[Haskell-cafe] More Language.C work for Google's Summer of Code

Aaron Tomb atomb at galois.com
Tue Mar 30 16:56:08 EDT 2010

Yes, that would definitely be one productive way forward. One concern  
is that Language.C is BSD-licensed (and it would be nice to keep it  
that way), and cpphs is LGPL. However, if cpphs remained a separate  
program, producing C + extra stuff as output, and the Language.C  
parser understood the extra stuff, this could accomplish what I'm  
interested in. It would be interesting, even, to just extend the  
Language.C parser to support comments, and to tell cpphs to leave them  

There's also another pre-processor, mcpp [1], that is quite featureful  
and robust, and which supports an output mode with special syntax  
describing the origin of the code resulting from macro expansion.


[1] http://mcpp.sourceforge.net/

On Mar 30, 2010, at 12:14 PM, austin seipp wrote:

> (sorry for the dupe aaron! forgot to add haskell-cafe to senders  
> list!)
> Perhaps the best course of action would be to try and extend cpphs to
> do things like this? From the looks of the interface, it can already
> do some of these things e.g. do not strip comments from a file:
> http://hackage.haskell.org/packages/archive/cpphs/1.11/doc/html/Language-Preprocessor-Cpphs.html#t%3ABoolOptions
> Malcolm would have to attest to how complete it is w.r.t. say, gcc's
> preprocessor, but if this were to be a SOC project, extending cpphs to
> include needed functionality would probably be much more realistic
> than writing a new one.
> On Tue, Mar 30, 2010 at 12:30 PM, Aaron Tomb <atomb at galois.com> wrote:
>> Hello,
>> I'm wondering whether there's anyone on the list with an interest  
>> in doing
>> additional work on the Language.C library for the Summer of Code.  
>> There are
>> a few enhancements that I'd be very interested seeing, and I'd love  
>> be a
>> mentor for such a project if there's a student interested in  
>> working on
>> them.
>> The first is to integrate preprocessing into the library.  
>> Currently, the
>> library calls out to GCC to preprocess source files before parsing  
>> them.
>> This has some unfortunate consequences, however, because comments  
>> and macro
>> information are lost. A number of program analyses could benefit from
>> metadata encoded in comments, because C doesn't have any sort of  
>> formal
>> annotation mechanism, but in the current state we have to resort to  
>> ugly
>> hacks (at best) to get at the contents of comments. Also, effective
>> diagnostic messages need to be closely tied to original source  
>> code. In the
>> presence of pre-processed macros, column number information is  
>> unreliable,
>> so it can be difficult to describe to a user exactly what portion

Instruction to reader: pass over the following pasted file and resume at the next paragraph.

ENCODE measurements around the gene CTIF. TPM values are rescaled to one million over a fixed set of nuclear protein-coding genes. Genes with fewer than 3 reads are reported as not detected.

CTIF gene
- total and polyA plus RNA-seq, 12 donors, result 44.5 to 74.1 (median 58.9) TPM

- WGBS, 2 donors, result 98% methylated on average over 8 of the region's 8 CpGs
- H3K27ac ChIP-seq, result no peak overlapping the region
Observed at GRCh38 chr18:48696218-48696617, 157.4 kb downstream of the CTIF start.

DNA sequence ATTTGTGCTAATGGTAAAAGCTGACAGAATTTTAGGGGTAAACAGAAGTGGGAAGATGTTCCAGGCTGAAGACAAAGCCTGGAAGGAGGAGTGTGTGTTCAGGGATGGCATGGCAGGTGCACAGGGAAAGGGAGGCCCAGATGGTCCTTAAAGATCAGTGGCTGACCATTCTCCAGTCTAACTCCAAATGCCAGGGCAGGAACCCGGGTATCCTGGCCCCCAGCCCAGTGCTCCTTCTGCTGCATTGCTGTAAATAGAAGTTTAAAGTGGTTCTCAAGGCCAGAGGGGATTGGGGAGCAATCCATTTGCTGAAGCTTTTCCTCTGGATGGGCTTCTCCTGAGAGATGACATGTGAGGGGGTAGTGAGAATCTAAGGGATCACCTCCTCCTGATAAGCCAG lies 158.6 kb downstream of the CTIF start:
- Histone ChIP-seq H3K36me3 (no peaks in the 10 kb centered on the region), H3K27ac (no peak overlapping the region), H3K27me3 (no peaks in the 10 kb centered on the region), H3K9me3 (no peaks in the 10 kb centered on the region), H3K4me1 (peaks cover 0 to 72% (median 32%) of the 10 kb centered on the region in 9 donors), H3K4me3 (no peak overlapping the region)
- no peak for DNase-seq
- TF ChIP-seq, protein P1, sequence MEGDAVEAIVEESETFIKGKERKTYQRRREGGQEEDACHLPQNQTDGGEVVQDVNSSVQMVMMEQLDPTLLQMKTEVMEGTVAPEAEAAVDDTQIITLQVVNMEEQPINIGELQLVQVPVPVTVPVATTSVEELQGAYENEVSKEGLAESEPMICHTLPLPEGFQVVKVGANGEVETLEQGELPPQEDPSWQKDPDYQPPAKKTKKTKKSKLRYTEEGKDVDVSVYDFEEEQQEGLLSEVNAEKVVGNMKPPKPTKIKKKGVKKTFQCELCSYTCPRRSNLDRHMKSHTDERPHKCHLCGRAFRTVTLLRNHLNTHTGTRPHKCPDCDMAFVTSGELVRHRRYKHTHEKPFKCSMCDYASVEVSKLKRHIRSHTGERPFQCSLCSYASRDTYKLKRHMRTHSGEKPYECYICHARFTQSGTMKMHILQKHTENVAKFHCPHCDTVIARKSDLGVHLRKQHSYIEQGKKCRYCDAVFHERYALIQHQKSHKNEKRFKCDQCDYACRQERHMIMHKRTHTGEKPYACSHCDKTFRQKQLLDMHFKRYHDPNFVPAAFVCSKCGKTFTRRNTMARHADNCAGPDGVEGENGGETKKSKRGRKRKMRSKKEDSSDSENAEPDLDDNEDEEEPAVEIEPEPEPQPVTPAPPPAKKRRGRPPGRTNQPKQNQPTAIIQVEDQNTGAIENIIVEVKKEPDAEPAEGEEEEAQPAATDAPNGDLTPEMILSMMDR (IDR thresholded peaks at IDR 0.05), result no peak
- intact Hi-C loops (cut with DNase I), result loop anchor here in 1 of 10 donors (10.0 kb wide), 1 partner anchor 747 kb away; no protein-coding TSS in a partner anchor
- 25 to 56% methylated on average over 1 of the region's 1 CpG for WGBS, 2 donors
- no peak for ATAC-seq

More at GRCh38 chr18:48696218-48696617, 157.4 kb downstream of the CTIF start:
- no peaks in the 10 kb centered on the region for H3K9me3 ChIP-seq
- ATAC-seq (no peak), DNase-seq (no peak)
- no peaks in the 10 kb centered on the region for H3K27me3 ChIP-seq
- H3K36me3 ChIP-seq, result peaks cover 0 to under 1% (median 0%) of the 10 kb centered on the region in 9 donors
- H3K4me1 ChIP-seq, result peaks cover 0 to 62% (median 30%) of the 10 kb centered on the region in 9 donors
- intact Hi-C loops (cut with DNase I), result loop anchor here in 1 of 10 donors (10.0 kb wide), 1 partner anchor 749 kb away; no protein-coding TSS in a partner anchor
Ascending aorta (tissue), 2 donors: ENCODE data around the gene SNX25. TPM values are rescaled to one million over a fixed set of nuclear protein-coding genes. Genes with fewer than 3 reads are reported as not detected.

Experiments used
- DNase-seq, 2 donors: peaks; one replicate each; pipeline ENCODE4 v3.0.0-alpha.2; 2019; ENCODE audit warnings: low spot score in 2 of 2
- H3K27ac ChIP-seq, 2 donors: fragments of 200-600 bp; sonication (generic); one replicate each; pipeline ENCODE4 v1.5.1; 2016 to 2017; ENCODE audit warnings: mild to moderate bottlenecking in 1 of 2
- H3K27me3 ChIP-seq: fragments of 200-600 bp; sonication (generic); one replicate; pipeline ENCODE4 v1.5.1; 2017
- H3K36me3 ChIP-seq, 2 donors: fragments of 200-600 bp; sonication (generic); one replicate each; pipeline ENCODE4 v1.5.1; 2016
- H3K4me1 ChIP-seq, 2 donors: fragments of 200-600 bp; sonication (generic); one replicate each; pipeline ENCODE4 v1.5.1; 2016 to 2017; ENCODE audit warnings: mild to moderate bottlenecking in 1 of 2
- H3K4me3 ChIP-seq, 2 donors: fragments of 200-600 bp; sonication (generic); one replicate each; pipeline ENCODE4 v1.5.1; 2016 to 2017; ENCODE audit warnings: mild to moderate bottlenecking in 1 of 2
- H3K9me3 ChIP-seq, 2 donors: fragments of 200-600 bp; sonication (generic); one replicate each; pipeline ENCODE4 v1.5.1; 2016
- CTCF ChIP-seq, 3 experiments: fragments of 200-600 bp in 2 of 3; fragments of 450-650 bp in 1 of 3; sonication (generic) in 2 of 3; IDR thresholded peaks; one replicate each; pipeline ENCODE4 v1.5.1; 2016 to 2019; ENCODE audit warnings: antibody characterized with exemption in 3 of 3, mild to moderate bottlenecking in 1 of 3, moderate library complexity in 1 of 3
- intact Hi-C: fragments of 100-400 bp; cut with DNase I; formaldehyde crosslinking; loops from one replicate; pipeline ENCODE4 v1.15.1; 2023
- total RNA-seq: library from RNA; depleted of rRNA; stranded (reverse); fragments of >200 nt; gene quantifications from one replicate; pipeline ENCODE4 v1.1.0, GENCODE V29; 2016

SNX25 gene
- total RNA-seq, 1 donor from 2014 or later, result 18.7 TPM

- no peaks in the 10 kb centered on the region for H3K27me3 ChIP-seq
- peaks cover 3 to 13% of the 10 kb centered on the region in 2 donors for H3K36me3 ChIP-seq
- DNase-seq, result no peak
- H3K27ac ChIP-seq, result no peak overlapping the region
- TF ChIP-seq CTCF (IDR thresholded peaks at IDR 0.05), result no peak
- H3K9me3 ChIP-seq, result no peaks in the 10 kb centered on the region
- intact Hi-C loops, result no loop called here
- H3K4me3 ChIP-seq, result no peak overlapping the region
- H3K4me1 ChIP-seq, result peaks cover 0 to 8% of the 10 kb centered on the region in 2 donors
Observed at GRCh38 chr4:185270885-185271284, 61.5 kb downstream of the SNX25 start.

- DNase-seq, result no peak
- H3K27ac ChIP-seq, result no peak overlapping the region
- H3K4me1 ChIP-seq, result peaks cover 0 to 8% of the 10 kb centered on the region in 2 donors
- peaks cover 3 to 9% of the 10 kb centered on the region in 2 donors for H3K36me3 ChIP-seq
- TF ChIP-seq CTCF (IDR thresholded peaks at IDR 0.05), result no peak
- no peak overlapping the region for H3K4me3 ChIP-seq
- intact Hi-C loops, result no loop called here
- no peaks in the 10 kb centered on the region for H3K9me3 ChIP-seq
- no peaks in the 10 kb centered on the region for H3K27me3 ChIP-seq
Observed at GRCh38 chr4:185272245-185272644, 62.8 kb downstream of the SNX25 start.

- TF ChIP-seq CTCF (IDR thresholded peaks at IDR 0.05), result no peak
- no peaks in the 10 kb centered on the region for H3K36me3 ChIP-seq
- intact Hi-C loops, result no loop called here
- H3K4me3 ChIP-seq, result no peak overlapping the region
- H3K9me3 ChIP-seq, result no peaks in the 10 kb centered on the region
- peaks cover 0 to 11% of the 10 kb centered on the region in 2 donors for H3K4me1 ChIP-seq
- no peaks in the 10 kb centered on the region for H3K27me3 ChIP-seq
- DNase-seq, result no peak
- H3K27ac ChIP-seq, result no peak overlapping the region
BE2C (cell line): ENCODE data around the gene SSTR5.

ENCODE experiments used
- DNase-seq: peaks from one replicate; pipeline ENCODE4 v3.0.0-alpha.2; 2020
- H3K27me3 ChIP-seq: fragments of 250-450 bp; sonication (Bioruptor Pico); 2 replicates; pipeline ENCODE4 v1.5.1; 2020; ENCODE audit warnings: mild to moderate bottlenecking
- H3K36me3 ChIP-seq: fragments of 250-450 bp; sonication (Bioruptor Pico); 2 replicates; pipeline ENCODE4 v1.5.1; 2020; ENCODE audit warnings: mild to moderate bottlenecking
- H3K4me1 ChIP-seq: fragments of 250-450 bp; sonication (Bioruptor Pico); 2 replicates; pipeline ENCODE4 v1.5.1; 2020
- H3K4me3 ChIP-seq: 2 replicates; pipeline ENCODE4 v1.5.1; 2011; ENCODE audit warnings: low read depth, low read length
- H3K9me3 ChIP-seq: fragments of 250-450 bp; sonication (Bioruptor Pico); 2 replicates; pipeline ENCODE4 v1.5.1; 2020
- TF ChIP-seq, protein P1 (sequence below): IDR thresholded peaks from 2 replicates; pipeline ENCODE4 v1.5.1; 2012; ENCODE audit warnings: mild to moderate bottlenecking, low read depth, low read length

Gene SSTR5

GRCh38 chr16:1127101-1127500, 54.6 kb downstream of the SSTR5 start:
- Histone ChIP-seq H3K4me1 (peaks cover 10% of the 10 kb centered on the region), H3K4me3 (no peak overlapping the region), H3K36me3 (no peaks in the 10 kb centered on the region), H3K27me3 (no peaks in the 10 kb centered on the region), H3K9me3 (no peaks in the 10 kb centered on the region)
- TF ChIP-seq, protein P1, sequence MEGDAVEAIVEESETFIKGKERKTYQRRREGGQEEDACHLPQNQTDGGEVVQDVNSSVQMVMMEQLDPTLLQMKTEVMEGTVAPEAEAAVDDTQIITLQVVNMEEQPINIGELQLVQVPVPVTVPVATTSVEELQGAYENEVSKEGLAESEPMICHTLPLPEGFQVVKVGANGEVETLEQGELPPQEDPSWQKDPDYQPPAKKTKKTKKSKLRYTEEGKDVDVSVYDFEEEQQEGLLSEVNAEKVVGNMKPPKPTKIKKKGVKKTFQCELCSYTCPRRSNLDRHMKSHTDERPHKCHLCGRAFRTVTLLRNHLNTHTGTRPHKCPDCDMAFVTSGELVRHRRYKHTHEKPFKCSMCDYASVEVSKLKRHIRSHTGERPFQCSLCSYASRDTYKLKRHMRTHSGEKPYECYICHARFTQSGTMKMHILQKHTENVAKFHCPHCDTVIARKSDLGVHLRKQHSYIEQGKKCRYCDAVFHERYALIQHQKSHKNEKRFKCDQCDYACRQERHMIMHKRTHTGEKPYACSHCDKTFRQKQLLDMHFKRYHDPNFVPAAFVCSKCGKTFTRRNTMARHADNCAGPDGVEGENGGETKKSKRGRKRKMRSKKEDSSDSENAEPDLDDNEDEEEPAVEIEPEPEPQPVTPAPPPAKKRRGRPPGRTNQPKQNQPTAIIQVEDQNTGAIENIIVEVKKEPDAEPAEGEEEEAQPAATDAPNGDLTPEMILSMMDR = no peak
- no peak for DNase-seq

>> of a
>> program a particular analysis refers to. An integrated preprocessor  
>> could
>> retain comments and remember information about macros, eliminating  
>> both of
>> these problems.
>> The second possible project is to create a nicer interface for  
>> traversals
>> over Language.C ASTs. Currently, the symbol table is built to  
>> include only
>> information about global declarations and those other declarations  
>> currently
>> in scope. Therefore, when performing multiple traversals over an  
>> AST, each
>> traversal must re-analyze all global declarations and the entire  
>> AST of the
>> function of interest. A better solution might be to build a  
>> traversal that
>> creates a single symbol table describing all declarations in a  
>> translation
>> unit (including function- and block-scoped variables), for easy  
>> reference
>> during further traversals. It may also be valuable to have this  
>> traversal
>> produce a slightly-simplified AST in the process. I'm not thinking of
>> anything as radical as the simplifications performed by something  
>> like CIL,
>> however. It might simply be enough to transform variable references  
>> into a
>> form suitable for easy lookup in a complete symbol table like I've  
>> just
>> described. Other simple transformations such as making all implicit  
>> casts
>> explicit, or normalizing compound initializers, could also be good.
>> A third possibility, which would probably depend on the integrated
>> preprocessor, would be to create an exact pretty-printer. That is, a
>> pretty-printing function such that pretty . parse is the identity.
>> Currently, parse . pretty should be the identity, but it's not true  
>> the
>> other way around. An exact pretty-printer would be very useful in  
>> creating
>> rich presentations of C source code --- think LXR on steroids.
>> If you're interested in any combination of these, or anything  
>> similar, let
>> me know. The deadline is approaching quickly, but I'd be happy to  
>> work
>> together with a student to flesh any of these out into a full  
>> proposal.
>> Thanks,
>> Aaron
>> --
>> Aaron Tomb
>> Galois, Inc. (http://www.galois.com)
>> atomb at galois.com
>> Phone: (503) 808-7206
>> Fax: (503) 350-0833
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> -- 
> - Austin
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